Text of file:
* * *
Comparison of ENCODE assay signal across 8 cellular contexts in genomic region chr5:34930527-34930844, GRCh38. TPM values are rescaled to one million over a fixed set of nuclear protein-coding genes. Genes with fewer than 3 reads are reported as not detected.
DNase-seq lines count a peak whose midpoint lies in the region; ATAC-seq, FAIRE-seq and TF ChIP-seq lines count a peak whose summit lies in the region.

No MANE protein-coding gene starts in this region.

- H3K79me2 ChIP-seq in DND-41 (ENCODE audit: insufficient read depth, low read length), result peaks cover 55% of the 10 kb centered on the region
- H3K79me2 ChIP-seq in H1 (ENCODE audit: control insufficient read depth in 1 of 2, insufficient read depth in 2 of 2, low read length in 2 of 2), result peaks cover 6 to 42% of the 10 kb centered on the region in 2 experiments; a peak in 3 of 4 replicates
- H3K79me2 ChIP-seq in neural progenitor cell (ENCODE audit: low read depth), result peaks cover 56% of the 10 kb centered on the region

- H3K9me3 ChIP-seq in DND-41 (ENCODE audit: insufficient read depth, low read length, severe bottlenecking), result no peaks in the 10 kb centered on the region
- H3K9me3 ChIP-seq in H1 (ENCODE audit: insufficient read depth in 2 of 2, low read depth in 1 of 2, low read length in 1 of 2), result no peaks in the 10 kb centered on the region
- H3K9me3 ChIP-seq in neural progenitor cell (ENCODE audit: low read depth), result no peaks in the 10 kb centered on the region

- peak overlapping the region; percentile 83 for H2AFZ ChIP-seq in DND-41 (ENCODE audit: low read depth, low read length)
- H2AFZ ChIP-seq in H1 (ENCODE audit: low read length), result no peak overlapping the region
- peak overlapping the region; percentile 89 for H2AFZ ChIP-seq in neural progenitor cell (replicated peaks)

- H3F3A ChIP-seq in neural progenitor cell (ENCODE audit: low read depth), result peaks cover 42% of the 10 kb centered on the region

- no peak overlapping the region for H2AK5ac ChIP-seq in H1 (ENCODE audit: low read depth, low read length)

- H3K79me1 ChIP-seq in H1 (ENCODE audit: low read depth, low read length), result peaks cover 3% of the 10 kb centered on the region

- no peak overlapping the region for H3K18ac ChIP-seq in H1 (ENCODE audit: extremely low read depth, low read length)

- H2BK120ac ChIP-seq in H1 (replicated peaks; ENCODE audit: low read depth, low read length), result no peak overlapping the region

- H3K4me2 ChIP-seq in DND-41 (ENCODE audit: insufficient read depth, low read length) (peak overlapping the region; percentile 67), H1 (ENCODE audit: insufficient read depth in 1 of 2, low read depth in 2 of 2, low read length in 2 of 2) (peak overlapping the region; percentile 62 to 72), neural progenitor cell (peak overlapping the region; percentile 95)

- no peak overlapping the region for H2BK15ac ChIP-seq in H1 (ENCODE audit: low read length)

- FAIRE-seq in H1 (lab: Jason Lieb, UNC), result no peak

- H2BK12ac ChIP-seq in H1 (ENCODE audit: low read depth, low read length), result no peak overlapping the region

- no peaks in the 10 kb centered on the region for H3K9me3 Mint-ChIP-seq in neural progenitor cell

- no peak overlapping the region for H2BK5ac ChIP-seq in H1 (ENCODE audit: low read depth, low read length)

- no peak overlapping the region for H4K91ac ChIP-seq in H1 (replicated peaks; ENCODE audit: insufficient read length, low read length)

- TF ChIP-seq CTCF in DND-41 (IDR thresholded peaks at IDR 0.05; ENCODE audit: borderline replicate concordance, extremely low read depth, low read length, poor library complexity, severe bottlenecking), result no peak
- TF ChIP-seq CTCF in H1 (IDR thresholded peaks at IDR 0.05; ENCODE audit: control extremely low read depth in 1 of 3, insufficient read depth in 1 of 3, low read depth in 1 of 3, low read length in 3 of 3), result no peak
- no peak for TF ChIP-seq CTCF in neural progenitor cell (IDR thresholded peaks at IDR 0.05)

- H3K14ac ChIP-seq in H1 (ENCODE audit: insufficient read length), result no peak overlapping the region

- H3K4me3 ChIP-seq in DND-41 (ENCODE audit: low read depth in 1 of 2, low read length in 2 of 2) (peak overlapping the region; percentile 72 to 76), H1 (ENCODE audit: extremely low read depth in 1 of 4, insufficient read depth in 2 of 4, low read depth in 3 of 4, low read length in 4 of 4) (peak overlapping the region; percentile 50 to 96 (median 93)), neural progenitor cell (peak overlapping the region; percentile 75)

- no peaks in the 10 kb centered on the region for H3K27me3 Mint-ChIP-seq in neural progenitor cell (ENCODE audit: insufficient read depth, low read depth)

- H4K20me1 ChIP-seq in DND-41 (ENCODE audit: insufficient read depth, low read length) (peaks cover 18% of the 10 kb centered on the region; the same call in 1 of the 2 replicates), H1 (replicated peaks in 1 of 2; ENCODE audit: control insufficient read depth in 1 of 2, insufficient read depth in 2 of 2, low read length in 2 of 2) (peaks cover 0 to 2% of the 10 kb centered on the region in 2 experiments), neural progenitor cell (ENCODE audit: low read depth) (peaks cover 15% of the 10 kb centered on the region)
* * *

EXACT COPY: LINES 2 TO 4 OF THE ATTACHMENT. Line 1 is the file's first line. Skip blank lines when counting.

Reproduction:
DNase-seq lines count a peak whose midpoint lies in the region; ATAC-seq, FAIRE-seq and TF ChIP-seq lines count a peak whose summit lies in the region.

No MANE protein-coding gene starts in this region.

- H3K79me2 ChIP-seq in DND-41 (ENCODE audit: insufficient read depth, low read length), result peaks cover 55% of the 10 kb centered on the region